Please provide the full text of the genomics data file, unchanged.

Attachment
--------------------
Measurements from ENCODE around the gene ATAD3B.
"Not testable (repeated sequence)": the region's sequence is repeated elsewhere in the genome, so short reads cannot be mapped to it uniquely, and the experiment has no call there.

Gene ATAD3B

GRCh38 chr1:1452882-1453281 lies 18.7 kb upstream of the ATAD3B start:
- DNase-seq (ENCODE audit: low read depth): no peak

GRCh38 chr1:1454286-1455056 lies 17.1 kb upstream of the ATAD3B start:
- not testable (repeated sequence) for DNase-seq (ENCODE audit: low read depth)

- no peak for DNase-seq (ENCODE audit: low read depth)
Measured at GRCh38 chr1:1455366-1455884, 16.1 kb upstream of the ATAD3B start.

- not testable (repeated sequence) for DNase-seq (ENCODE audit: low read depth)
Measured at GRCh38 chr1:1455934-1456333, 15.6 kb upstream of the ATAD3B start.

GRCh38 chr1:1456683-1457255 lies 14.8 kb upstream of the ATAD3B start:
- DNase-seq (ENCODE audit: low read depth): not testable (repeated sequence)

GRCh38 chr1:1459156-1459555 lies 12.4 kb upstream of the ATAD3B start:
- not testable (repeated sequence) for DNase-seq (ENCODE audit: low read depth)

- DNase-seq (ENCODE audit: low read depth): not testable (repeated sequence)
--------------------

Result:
Measurements from ENCODE around the gene ATAD3B.
"Not testable (repeated sequence)": the region's sequence is repeated elsewhere in the genome, so short reads cannot be mapped to it uniquely, and the experiment has no call there.

Gene ATAD3B

GRCh38 chr1:1452882-1453281 lies 18.7 kb upstream of the ATAD3B start:
- DNase-seq (ENCODE audit: low read depth): no peak

GRCh38 chr1:1454286-1455056 lies 17.1 kb upstream of the ATAD3B start:
- not testable (repeated sequence) for DNase-seq (ENCODE audit: low read depth)

- no peak for DNase-seq (ENCODE audit: low read depth)
Measured at GRCh38 chr1:1455366-1455884, 16.1 kb upstream of the ATAD3B start.

- not testable (repeated sequence) for DNase-seq (ENCODE audit: low read depth)
Measured at GRCh38 chr1:1455934-1456333, 15.6 kb upstream of the ATAD3B start.

GRCh38 chr1:1456683-1457255 lies 14.8 kb upstream of the ATAD3B start:
- DNase-seq (ENCODE audit: low read depth): not testable (repeated sequence)

GRCh38 chr1:1459156-1459555 lies 12.4 kb upstream of the ATAD3B start:
- not testable (repeated sequence) for DNase-seq (ENCODE audit: low read depth)

- DNase-seq (ENCODE audit: low read depth): not testable (repeated sequence)